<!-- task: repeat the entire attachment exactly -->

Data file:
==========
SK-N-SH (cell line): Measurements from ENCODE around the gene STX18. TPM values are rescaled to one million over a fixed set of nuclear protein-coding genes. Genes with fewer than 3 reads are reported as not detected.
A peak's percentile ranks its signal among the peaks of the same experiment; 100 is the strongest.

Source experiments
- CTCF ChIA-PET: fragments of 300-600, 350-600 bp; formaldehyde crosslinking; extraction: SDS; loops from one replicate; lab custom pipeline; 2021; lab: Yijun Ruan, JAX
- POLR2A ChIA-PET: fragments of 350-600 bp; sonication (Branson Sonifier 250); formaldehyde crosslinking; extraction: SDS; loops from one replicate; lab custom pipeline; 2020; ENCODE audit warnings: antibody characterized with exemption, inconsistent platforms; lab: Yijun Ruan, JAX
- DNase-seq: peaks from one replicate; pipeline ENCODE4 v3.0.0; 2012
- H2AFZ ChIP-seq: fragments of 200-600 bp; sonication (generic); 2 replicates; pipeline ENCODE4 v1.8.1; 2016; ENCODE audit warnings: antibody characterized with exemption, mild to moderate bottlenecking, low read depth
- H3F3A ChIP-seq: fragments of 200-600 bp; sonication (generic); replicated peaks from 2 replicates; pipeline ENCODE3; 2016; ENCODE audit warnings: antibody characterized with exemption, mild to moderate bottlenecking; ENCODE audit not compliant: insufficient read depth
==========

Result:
SK-N-SH (cell line): Measurements from ENCODE around the gene STX18. TPM values are rescaled to one million over a fixed set of nuclear protein-coding genes. Genes with fewer than 3 reads are reported as not detected.
A peak's percentile ranks its signal among the peaks of the same experiment; 100 is the strongest.

Source experiments
- CTCF ChIA-PET: fragments of 300-600, 350-600 bp; formaldehyde crosslinking; extraction: SDS; loops from one replicate; lab custom pipeline; 2021; lab: Yijun Ruan, JAX
- POLR2A ChIA-PET: fragments of 350-600 bp; sonication (Branson Sonifier 250); formaldehyde crosslinking; extraction: SDS; loops from one replicate; lab custom pipeline; 2020; ENCODE audit warnings: antibody characterized with exemption, inconsistent platforms; lab: Yijun Ruan, JAX
- DNase-seq: peaks from one replicate; pipeline ENCODE4 v3.0.0; 2012
- H2AFZ ChIP-seq: fragments of 200-600 bp; sonication (generic); 2 replicates; pipeline ENCODE4 v1.8.1; 2016; ENCODE audit warnings: antibody characterized with exemption, mild to moderate bottlenecking, low read depth
- H3F3A ChIP-seq: fragments of 200-600 bp; sonication (generic); replicated peaks from 2 replicates; pipeline ENCODE3; 2016; ENCODE audit warnings: antibody characterized with exemption, mild to moderate bottlenecking; ENCODE audit not compliant: insufficient read depth